The PRC2 complex, with core components EZH2, SUZ12 and EED, is responsible for writing the H3K27me3 histone mark that is associated with gene repression. Sequence data analysis of 419 T-cell acute lymphoblastic leukemia (T-ALL) cases demonstrated that 14.3% of the cases harbored mutations in EZH2 (7.2%), SUZ12 (6.2%) and/or EED (3.8%). A significant positive association was found between SUZ12 loss-of function mutations and JAK3 activating mutations.
The goals of our study were to assess whether SUZ12 inactivation cooperates with JAK3 mutations in driving T-ALL development, and to unravel the mechanism of oncogenic cooperation.
We applied CRISPR gene editing technology to mutate endogenous Suz12 in mouse cells. For cell culture experiments, we used primary pro-T-cells derived from Cas9 transgenic mice that were retrovirally transduced with an activating JAK3(M511I) mutant, a Suz12 guide RNA (Suz12gRNA) or the combination of both. To generate mouse models, we performed bone marrow transplantations with hematopoietic stem/progenitor cells from Cas9 transgenic mice that were transduced with JAK3(M511I), Suz12gRNA or both. These cells were injected in wild type recipient mice and leukemia development was followed. RNA-seq, ATAC-seq and ChIP-seq was performed on leukemia cells. We performed a drug screen with 189 inhibitors targeting a variety of epigenetic factors and signaling molecules on the mouse leukemia cells ex vivo.
The combined expression of JAK3(M511I) with Suz12gRNA conferred IL7-independent growth to ex vivo cultured pro-T cells, whereas JAK3(M511I) or Suz12gRNA alone did not, indicating direct cooperation between mutant JAK3 signaling and Suz12 inactivation. Moreover, in mouse bone marrow transplant leukemia models, combined expression of JAK3(M511I) and Suz12gRNA resulted in accelerated leukemia development with a mean latency of 74 days, compared to JAK3(M511I) or Suz12gRNA alone which generated leukemias with longer latency (112 to 150 days, p < 0.001). JAK3(M511I)+Suz12gRNA leukemias were CD8+ or CD4+CD8+ T-cell leukemias and were transplantable. Effective Suz12 gene editing was confirmed by sequence analysis, Western blotting and intracellular flow cytometry documenting very low Suz12 and H3K27me3 levels. Both in vitro and in vivo data thus showed that inactivation of Suz12 cooperates with JAK3(M511I). Integration of gene expression data with ChIP-seq data for Suz12 and H3K27me3, revealed increased expression of Wnt signaling components and Wnt target genes, as well as activation of the PI3K-AKT-mTOR signaling pathway in the JAK3(M511I)+Suz12gRNA leukemia cells compared to JAK3(M511I) leukemia cells. In addition, a drug screen on JAK3(M511I)+Suz12gRNA leukemia cells revealed increased sensitivity for PI3K, mTOR and Wnt signaling inhibitors, which is in line with upregulation of Pik3cb, Akt3 and Wnt signaling genes detected by RNA-seq and ChIP-seq. Surprisingly, this pharmacological approach also uncovered an increased sensitivity of the JAK3(M511I)+Suz12gRNA leukemia cells to HDAC6 inhibitors compared to JAK3(M511I) leukemia cells.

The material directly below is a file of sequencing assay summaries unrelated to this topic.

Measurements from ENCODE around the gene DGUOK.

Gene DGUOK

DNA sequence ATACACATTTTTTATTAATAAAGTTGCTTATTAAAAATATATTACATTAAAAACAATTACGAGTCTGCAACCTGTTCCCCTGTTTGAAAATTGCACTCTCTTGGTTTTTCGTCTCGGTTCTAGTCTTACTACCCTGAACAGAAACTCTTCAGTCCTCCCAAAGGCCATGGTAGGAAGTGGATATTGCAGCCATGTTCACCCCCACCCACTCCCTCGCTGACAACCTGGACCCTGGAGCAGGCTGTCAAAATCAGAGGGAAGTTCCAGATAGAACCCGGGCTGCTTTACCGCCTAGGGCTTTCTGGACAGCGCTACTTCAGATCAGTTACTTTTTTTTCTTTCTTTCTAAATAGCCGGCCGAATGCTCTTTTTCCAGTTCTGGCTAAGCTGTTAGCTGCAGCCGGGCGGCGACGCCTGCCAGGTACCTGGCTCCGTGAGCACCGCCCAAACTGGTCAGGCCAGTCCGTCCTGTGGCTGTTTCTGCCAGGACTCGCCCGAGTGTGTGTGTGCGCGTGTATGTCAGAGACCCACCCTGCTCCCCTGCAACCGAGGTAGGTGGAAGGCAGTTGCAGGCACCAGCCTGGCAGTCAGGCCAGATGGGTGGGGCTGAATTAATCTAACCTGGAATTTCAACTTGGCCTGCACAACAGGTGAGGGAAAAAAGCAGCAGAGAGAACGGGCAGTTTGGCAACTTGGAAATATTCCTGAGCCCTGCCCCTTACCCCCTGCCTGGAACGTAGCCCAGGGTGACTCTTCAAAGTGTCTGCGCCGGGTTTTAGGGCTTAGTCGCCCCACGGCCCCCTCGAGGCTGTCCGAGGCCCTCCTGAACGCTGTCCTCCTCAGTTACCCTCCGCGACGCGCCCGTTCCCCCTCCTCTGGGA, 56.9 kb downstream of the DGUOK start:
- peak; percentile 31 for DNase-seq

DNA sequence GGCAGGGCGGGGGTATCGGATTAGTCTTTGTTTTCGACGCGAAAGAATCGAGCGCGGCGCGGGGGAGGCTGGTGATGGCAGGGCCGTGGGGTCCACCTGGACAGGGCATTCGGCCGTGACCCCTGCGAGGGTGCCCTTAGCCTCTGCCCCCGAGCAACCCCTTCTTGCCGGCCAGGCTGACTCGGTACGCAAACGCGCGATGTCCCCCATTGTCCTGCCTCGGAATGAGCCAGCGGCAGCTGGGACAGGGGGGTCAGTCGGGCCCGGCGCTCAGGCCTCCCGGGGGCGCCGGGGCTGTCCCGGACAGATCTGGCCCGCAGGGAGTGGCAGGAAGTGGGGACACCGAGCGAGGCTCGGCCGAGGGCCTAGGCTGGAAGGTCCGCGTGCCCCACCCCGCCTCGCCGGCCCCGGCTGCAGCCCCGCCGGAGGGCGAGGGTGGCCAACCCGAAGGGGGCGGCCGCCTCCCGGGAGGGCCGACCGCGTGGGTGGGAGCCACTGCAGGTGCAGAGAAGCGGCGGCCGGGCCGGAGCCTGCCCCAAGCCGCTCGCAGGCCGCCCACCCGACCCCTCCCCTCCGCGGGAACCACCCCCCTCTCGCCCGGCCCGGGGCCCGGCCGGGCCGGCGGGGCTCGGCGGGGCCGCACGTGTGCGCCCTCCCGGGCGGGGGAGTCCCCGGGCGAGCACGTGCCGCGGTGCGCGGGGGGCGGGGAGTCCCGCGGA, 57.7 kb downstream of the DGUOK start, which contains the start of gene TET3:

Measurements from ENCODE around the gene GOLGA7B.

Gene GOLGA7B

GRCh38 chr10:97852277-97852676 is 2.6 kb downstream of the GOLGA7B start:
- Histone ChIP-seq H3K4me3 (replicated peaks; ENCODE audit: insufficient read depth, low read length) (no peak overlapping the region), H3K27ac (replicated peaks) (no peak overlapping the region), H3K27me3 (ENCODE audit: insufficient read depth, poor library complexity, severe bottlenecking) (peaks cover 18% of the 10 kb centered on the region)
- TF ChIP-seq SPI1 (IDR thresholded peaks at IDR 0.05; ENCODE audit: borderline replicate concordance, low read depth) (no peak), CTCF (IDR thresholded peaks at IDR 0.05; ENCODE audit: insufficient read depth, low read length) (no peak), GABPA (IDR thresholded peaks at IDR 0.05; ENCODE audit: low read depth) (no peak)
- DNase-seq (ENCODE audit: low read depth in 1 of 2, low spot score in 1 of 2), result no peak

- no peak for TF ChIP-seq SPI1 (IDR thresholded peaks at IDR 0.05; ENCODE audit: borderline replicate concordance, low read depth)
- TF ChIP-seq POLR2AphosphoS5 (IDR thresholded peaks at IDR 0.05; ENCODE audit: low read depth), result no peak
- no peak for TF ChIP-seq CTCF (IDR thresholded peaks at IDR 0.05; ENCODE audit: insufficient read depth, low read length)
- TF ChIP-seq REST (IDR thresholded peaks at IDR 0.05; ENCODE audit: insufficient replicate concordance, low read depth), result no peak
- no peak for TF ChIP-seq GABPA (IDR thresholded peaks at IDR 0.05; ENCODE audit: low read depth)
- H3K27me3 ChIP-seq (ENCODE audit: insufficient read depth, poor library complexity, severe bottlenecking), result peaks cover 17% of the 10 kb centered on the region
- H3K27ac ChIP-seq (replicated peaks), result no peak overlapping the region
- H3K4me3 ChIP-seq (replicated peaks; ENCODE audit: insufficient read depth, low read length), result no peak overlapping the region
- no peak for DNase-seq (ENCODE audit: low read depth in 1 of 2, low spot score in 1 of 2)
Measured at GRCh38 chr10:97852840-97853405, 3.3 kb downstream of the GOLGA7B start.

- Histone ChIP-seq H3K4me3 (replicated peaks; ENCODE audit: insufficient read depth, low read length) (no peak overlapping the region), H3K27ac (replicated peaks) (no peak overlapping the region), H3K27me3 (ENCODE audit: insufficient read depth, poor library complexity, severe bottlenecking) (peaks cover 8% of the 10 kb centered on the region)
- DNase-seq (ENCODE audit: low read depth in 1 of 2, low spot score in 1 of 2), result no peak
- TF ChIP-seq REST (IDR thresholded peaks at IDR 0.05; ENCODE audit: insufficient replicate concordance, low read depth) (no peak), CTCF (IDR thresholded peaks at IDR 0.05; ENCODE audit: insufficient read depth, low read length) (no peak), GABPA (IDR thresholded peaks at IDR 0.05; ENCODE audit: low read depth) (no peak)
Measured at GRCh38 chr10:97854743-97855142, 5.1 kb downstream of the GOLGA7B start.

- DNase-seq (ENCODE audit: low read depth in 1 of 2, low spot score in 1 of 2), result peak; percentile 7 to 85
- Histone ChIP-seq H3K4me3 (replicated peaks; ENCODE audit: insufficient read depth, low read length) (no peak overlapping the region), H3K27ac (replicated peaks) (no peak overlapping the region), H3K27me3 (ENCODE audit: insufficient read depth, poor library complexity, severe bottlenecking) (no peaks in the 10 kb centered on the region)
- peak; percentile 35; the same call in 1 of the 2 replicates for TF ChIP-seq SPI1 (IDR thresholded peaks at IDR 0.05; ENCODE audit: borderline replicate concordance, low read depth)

We have shown that Suz12 inactivation cooperates with JAK3 mutant signaling to drive T-ALL through upregulation of Wnt and PI3K/mTOR pathways. Furthermore, we were also able to identify specific vulnerabilities of the JAK3/Suz12 mutant leukemia cells, as they showed increased sensitivity to Wnt, PI3K/mTOR and HDAC6 inhibitors.